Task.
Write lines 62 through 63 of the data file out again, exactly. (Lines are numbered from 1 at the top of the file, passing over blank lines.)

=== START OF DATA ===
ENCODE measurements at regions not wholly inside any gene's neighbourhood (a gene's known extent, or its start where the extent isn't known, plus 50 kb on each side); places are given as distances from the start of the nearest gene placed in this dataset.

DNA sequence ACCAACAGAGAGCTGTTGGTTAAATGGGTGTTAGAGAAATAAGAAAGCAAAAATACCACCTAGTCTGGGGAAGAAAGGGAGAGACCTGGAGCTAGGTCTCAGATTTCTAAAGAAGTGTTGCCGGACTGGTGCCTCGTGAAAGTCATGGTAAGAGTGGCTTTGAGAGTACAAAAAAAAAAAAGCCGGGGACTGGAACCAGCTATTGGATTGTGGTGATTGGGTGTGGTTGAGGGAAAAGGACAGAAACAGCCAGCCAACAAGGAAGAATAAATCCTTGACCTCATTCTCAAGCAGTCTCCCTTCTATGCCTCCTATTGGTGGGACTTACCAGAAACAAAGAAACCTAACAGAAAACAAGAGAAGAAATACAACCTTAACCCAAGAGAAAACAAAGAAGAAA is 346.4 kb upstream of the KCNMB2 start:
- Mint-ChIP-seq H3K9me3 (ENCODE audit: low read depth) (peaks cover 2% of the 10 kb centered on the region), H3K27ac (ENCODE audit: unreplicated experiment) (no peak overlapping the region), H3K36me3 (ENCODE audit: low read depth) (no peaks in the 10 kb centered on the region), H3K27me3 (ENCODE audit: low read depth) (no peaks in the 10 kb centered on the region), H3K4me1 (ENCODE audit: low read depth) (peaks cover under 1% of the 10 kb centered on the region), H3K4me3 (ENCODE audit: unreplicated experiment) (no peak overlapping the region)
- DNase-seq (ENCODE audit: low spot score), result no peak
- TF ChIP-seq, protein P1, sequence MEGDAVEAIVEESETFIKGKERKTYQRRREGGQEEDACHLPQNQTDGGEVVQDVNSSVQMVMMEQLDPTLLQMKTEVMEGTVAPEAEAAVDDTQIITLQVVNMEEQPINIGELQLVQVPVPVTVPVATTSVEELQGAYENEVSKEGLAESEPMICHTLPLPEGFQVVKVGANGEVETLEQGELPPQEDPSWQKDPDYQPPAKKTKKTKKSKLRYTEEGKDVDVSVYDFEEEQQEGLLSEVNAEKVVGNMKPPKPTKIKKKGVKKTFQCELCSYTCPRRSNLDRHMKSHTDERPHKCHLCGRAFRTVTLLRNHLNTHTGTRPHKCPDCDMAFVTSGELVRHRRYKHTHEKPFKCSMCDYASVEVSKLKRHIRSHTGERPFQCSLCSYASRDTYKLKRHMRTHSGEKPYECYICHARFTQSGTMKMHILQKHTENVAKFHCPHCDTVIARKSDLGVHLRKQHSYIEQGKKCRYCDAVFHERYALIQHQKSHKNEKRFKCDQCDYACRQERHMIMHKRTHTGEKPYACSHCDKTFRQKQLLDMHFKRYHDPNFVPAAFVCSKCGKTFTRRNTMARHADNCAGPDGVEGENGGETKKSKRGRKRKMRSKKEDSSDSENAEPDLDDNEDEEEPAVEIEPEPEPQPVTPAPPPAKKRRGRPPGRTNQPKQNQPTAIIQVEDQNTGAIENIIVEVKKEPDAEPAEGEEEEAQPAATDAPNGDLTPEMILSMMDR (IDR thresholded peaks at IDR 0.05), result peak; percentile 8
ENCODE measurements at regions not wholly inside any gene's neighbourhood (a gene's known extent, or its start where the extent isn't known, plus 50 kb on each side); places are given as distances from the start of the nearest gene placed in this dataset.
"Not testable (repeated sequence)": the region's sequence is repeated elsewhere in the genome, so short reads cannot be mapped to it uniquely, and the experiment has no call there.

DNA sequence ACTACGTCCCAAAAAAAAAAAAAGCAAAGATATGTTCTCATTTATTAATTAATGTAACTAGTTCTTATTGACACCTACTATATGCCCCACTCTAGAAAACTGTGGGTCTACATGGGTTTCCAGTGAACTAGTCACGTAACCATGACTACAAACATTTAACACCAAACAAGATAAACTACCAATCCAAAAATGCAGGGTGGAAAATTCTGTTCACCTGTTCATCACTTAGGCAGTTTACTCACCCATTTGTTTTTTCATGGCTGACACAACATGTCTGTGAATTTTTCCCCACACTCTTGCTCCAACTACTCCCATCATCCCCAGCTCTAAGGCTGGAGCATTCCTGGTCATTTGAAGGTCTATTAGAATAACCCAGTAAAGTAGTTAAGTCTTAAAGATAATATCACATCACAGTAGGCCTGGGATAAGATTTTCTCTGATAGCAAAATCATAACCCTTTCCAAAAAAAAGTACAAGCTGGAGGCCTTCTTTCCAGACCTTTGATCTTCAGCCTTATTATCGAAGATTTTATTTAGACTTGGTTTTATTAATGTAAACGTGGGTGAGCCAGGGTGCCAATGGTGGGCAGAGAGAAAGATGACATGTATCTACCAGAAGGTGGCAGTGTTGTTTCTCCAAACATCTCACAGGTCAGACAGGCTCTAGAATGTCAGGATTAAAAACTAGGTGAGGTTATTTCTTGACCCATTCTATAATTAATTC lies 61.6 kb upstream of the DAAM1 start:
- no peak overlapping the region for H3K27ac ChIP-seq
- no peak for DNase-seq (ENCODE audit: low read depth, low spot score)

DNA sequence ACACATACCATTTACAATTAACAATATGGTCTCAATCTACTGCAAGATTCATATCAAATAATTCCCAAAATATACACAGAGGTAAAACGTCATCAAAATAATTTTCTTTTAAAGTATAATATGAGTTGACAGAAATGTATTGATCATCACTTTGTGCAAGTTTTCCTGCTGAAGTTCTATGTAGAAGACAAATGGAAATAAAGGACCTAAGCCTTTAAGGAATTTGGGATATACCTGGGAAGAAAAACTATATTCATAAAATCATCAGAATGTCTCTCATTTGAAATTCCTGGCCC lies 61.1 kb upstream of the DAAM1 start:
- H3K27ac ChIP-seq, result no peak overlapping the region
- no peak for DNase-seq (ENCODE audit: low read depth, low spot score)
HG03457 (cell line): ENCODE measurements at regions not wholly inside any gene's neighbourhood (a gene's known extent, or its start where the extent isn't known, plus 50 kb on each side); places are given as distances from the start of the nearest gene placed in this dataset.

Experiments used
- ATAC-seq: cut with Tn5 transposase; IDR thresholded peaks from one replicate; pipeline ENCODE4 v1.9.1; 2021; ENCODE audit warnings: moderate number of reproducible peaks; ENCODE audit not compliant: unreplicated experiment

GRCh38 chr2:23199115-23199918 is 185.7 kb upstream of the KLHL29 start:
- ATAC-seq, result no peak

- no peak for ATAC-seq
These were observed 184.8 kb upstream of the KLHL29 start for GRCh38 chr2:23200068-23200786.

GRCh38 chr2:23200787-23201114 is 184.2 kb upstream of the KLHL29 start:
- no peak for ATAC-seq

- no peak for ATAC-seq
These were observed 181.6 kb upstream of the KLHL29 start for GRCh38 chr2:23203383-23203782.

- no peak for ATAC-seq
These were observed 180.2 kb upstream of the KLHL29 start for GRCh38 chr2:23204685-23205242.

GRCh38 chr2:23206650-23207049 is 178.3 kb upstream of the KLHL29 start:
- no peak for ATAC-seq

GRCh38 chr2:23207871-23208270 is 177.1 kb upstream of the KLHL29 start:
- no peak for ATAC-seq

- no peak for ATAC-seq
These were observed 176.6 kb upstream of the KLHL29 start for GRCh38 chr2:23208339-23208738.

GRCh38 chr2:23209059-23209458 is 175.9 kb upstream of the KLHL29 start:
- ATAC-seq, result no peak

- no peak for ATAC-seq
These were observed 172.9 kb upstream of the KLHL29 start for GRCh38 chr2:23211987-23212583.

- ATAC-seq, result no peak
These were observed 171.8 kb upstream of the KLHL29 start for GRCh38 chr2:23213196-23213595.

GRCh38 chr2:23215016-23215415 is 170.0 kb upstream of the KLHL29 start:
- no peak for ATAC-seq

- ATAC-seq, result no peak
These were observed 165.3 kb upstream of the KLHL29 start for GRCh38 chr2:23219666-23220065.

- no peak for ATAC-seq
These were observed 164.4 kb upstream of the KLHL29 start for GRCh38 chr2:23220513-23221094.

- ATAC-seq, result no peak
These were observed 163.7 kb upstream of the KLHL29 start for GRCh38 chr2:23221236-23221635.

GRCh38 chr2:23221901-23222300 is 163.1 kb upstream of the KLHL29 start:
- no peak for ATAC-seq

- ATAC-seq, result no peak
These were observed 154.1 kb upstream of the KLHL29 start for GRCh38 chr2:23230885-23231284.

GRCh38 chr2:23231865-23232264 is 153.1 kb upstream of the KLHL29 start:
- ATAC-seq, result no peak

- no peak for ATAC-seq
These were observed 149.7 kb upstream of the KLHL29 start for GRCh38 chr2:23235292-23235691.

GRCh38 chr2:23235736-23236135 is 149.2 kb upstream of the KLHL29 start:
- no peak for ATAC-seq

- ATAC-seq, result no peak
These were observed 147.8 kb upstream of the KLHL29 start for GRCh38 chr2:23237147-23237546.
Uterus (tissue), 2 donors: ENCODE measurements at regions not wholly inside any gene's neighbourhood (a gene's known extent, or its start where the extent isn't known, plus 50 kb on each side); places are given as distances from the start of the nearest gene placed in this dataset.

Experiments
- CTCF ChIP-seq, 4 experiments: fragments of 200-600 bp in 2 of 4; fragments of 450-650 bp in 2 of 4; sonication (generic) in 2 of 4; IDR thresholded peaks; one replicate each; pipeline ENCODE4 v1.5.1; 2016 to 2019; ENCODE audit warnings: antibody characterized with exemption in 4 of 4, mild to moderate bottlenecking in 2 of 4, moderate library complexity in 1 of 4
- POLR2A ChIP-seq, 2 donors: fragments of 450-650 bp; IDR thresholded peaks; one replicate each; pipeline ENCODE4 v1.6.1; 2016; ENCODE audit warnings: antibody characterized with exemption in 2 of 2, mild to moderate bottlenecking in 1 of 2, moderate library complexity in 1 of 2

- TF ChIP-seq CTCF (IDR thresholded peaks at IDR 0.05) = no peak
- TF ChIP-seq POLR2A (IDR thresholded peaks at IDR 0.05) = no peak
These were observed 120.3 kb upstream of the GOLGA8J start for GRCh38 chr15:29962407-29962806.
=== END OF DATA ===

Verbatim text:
- POLR2A ChIP-seq, 2 donors: fragments of 450-650 bp; IDR thresholded peaks; one replicate each; pipeline ENCODE4 v1.6.1; 2016; ENCODE audit warnings: antibody characterized with exemption in 2 of 2, mild to moderate bottlenecking in 1 of 2, moderate library complexity in 1 of 2

- TF ChIP-seq CTCF (IDR thresholded peaks at IDR 0.05) = no peak